Entlebucher FAQs Part 3 – Wednesday 23rd December 2020

Entlebucher FAQ’s part 3

Well here I am again with Entlebucher FAQs part 3. Mum said as everything was quiet I could answer a few more of the things you like to ask about us, so here goes.

Wilma ready to answer Entlebucher FAQs part 3

Why are you called Entlebucher?

Oh this one is easy. We originate from the most beautiful place in the world. It is the area around the town of Entlebuch in Switzerland. The countryside is so beautiful and unspoiled that it’s even been designated a World Heritage biosphere by UNESCO. It was the first place in Switzerland to be given that designation. I have been, although that is not where I go most of the time.

Entlebucher Sennenhund

We are actually Entlebucher Sennenhunde in our native country. The sennen was the cattle drover and we were his dog. My ancestors would have worked very closely with their masters taking the cows up to their Alpine pastures in the summer and bringing them back down to lower levels in the winter. If you have never seen any of the wonderful processions where cows are all dressed in their flowers and bells as they move from one to the other, then you have really missed a treat. Take a look at this. There is even an Appenzeller in this one, that’s a cousin of ours.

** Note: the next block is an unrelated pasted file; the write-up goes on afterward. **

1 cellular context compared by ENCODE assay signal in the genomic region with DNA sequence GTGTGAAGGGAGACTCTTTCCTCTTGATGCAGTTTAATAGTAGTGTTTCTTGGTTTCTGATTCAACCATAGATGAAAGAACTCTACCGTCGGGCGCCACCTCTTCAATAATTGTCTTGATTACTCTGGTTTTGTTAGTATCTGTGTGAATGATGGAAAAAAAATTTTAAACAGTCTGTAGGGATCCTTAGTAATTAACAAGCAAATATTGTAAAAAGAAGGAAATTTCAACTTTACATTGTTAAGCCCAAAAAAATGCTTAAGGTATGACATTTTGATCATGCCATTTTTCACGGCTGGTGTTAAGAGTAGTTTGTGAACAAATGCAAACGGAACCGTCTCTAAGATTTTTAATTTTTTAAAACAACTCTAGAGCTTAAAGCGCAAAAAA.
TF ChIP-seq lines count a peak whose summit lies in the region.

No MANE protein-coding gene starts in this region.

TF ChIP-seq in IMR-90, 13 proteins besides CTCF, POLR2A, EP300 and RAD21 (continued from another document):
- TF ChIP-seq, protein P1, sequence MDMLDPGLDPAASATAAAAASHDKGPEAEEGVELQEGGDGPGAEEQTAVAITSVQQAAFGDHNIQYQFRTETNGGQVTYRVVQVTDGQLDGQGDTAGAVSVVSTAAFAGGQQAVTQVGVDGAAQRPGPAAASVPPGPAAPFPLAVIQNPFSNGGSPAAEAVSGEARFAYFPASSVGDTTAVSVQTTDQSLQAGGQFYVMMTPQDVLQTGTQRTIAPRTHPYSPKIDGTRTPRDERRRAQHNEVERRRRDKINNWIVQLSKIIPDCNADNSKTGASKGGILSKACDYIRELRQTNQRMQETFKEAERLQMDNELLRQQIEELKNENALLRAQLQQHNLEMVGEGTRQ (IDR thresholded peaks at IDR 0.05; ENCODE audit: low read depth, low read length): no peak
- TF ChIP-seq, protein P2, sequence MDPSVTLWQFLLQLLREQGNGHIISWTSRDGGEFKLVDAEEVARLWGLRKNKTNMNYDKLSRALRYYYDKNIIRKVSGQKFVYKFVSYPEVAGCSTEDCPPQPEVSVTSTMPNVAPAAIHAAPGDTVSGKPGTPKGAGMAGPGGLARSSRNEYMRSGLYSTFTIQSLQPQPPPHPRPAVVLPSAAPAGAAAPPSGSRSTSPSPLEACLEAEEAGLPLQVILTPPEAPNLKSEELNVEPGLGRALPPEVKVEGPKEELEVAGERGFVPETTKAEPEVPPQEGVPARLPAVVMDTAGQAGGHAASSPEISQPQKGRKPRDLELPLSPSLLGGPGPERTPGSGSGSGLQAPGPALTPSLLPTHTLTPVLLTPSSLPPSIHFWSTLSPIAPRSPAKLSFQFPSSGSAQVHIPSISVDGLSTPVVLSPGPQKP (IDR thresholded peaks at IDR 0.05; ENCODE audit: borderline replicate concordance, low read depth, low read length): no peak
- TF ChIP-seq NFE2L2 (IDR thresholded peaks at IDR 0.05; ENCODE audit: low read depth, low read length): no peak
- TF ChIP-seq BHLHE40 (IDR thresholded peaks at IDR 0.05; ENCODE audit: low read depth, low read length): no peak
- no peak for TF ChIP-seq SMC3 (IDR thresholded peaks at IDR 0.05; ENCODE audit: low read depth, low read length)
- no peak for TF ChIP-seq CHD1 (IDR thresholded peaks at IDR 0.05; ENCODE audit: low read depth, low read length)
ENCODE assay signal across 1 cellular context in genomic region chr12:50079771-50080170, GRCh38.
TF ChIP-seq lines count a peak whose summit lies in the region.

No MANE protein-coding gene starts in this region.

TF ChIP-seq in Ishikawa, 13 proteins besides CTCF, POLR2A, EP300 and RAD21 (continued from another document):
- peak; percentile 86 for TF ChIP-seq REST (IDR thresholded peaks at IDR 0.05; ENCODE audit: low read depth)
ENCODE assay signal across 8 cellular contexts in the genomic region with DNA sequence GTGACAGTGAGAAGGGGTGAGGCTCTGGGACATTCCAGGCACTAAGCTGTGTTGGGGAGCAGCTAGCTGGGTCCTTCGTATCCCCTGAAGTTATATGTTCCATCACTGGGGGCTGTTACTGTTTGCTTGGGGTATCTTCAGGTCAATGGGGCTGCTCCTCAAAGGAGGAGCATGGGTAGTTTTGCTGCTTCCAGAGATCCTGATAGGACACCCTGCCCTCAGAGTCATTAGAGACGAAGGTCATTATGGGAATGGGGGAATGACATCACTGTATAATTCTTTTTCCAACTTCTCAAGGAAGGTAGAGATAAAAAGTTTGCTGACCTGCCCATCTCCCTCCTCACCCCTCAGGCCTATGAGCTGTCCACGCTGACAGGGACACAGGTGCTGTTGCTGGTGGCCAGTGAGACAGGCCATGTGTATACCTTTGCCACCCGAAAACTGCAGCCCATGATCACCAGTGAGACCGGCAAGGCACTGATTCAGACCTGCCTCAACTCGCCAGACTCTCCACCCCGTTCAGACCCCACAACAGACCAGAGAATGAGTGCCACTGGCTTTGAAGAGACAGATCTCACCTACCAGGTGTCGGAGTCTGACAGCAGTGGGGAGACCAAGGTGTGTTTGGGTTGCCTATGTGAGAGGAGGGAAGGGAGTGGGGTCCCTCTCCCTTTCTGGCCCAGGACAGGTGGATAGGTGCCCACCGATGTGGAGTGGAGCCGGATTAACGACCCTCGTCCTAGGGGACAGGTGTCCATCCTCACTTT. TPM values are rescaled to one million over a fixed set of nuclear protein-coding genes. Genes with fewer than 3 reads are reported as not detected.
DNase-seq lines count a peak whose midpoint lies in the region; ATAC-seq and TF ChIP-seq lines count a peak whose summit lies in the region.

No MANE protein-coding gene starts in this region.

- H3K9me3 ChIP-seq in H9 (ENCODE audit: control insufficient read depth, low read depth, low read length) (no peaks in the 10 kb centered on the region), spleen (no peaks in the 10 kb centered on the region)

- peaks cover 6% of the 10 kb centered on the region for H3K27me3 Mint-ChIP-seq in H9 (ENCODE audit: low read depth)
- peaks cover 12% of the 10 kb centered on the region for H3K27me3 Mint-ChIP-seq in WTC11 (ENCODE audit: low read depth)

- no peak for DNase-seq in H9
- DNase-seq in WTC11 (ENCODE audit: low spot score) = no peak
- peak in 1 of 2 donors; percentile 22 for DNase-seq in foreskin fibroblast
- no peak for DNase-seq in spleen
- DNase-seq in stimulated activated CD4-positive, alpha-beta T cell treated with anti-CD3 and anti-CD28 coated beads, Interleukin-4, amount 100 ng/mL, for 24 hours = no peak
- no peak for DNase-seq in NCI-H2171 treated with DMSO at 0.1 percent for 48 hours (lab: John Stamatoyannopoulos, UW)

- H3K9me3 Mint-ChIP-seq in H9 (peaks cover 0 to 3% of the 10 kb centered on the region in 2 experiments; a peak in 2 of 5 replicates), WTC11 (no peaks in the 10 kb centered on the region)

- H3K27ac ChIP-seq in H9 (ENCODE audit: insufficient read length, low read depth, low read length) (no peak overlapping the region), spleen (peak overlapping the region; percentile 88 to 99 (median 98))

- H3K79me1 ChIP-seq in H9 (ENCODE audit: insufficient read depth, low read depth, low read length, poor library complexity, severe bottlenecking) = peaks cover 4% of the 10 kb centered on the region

Our History

I could just spend today telling you all about our history. We’ve only been recognised as a separate breed for about a hundred years. Mum can happily talk for ages about the whole story, but the first description was in the late 1800s. We’ve even traced most of my family tree back to the early dogs of our breed.

Our Duties

Apart from cattle herding we also had some jobs around the farm itself. In general, the boys did the herding and the girls were more about the homestead. We didn’t do the cooking though, we were too busy acting as guard dogs and helping keep the farms free of vermin.

Some of our original roles and locations help to explain why we have just loud voices. We had to be able to shout quite loudly at times. You can hear us across a valley. It also explains why some of us feel the burning urge to go after small animals. We can be brought up with small animals and get along very well, but if we aren’t socialised at a young age for that it can be a recipe for household pet disaster.




  1. Wilma,
    The cows coming down from their summer pastures was wonderful. I myself have seen the same parade in Entlebuch so it brought back happy memories. Love the sounds of the cow bells.

    • It is a lovely taste of home. I do miss being able to go to Switzerland.
      Hope you’ve had a great Christmas

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